The artificial intelligence (AI) age is upon us. AI is spreading throughout the business world, automating simple tasks once performed by humans and revolutionising business processes. It’s undeniably going to change the world of work as we know it, but it won’t have the dire effect some naysayers fear. Here’s why.

The impact AI will have on jobs is definitely a hot topic. Some commentators subscribe to the ‘tech is going to replace humans’ school of thought, believing that AI will trigger a tsunami of mass redundancies throughout the workforce

But, I subscribe to the second school of thought. In that, AI is indeed a powerful tool, but a tool nonetheless and, in order to get the most value from the technology, it still needs a decision maker (a human) to drive that tool.

AI and automation are increasingly taking away the mundane, automatic and process-oriented tasks that humans were once responsible for, clearing a path for workers to be more strategic, do smarter work and devote more time to improving the customer experience.

This reality brings with it a whole raft of new jobs – jobs where our soft skills are paramount. The one area where robots fall down is what makes us uniquely human. AI can’t replicate emotional intelligence, intuition, empathy and creativity – these soft skills will continue to remain the realm of humans, and is the reason why AI will never replace the human touch.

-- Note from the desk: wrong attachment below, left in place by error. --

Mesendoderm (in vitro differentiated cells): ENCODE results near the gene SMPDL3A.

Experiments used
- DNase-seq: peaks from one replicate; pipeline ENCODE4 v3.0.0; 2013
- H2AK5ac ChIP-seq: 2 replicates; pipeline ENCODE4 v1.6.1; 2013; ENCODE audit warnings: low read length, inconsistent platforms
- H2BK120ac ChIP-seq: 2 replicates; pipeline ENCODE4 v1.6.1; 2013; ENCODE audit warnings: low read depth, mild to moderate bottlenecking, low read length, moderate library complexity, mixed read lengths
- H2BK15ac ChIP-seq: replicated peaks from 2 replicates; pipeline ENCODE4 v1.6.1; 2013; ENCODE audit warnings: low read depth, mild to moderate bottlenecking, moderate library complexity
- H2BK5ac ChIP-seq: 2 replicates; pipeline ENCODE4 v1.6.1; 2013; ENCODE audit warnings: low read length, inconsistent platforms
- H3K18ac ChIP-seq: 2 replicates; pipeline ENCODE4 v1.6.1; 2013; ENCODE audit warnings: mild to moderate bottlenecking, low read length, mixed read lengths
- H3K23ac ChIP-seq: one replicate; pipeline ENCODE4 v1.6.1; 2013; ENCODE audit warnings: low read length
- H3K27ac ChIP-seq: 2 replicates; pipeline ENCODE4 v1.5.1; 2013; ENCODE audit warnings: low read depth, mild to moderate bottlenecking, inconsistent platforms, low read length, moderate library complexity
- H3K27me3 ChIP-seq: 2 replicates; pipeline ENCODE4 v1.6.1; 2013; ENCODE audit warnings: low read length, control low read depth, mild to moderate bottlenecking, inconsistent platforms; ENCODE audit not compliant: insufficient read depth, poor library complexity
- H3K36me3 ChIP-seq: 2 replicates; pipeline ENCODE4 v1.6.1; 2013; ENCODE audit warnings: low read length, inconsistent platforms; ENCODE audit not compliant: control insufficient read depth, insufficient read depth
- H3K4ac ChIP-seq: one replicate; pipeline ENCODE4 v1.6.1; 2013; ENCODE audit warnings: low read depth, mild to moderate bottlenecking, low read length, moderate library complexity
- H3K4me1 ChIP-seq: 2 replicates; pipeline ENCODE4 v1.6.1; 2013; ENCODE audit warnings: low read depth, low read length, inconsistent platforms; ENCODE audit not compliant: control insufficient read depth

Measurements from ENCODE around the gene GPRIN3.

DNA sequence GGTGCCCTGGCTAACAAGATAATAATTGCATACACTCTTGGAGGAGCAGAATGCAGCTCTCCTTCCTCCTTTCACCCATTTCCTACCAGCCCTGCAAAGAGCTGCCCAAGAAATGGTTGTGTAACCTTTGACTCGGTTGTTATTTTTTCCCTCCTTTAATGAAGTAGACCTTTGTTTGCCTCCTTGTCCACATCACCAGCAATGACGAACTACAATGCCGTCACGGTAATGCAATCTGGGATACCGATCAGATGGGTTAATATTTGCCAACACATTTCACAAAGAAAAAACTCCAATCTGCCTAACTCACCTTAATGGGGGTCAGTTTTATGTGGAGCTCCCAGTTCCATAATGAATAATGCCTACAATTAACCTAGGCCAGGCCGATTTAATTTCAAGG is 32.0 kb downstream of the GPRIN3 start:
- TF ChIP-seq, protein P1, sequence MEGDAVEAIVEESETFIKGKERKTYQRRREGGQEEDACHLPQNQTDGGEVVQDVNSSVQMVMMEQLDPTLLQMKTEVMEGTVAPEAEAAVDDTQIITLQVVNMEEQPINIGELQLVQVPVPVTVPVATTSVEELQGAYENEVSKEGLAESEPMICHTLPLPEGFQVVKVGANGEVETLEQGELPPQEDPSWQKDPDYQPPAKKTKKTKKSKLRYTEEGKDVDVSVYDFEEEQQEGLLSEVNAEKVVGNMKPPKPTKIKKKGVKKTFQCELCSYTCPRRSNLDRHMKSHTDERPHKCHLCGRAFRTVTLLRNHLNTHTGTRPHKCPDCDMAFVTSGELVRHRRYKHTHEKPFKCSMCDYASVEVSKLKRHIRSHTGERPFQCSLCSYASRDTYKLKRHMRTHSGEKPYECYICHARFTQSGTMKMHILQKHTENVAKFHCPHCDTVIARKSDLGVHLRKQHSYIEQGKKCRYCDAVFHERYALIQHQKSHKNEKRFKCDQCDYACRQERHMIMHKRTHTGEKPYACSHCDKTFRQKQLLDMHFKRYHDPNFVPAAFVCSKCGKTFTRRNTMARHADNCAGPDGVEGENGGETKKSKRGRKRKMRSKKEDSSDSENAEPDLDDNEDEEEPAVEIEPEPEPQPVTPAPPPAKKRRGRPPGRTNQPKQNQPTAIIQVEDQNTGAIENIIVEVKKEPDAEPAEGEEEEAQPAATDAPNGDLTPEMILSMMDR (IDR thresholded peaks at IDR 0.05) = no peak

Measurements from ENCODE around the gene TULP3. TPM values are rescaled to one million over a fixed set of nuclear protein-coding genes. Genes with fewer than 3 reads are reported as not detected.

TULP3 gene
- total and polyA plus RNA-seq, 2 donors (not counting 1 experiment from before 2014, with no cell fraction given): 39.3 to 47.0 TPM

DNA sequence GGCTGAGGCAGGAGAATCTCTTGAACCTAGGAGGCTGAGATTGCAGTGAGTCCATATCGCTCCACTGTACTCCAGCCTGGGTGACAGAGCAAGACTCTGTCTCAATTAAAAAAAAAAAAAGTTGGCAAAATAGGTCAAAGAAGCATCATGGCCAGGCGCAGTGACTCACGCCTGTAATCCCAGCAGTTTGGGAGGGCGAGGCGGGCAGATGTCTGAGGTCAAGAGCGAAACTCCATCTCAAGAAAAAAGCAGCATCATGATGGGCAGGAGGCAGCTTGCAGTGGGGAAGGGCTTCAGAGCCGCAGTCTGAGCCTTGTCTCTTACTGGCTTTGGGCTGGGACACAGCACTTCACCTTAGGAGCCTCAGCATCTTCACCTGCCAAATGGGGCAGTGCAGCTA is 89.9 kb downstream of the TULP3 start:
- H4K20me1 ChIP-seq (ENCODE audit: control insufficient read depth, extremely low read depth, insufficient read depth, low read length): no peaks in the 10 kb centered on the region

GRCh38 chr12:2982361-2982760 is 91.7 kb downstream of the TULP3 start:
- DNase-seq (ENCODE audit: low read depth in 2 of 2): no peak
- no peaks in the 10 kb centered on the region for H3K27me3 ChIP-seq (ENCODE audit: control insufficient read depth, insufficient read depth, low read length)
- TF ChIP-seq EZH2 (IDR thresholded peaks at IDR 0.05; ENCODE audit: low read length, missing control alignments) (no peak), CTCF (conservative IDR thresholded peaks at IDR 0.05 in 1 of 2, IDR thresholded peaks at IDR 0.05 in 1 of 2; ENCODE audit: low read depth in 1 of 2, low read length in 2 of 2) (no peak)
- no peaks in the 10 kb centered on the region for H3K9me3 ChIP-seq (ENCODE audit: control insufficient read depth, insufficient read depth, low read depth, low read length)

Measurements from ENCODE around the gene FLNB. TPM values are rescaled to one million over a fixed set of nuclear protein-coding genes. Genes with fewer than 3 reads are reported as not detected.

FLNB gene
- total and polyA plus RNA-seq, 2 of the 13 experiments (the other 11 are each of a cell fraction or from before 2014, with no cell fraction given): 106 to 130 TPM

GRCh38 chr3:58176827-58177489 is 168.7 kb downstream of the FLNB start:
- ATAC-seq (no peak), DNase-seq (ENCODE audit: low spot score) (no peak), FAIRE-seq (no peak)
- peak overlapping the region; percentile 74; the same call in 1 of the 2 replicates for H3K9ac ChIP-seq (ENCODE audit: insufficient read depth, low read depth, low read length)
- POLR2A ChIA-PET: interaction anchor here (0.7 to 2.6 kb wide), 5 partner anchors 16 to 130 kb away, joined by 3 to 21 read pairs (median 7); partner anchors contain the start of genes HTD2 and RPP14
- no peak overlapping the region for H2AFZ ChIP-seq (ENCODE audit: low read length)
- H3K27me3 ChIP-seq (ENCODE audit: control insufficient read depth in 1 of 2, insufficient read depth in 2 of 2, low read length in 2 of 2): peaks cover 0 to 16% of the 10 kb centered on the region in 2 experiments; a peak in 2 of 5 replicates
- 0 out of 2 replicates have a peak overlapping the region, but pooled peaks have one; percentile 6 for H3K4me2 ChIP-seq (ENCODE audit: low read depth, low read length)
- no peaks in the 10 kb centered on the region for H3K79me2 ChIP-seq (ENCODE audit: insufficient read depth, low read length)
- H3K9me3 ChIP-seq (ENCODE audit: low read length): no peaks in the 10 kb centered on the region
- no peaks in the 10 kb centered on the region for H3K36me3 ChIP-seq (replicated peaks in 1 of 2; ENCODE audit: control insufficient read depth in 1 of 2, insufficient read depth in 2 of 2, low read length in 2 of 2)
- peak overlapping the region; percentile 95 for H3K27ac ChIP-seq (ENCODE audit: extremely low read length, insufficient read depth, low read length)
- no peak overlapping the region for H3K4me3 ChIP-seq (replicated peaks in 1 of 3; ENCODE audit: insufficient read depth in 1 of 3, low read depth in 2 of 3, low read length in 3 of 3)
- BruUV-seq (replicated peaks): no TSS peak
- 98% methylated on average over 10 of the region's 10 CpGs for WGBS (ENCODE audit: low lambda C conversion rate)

Putting your best foot forward in an AI world

What this means for future career prospects is that to give yourself the best opportunity to prosper you need to be constantly honing your soft skills. Because that skillset, combined with technology, will be a powerful combo in our new technology-fuelled world.

Of course, the actual type of soft skills you need will be dependent on the environment or organisation you are working in. But the key skills you want to have are the ability to deal with multiple stakeholders, communicate effectively and adapt to change easily.

Being able to communicate well, form relationships and network effectively are going to be critical to your future career prospects. It’s important you’re actively developing these skills, which means putting yourself out there on an individual level, getting involved in ‘stretch’ assignments and having as much exposure to different levels of the business as possible.

Often people talk about getting involved and furthering their learning by doing courses and education. But the functional and soft skills you learn by interacting with your peers can be just as important as the technical things you build and skills you learn. So if you want to strengthen your soft skills, it’s vital you put yourself in positions that maximise opportunities to have as much peer interaction as possible.

I have a saying I like to use, “Technology makes us competitive, being human makes us unique”, and I truly believe that’s the case. We need the stellar soft skills that only humans have to make the most of the opportunities technology offers us – and to make the most of the opportunities ahead of you, you need to be attuned to them.

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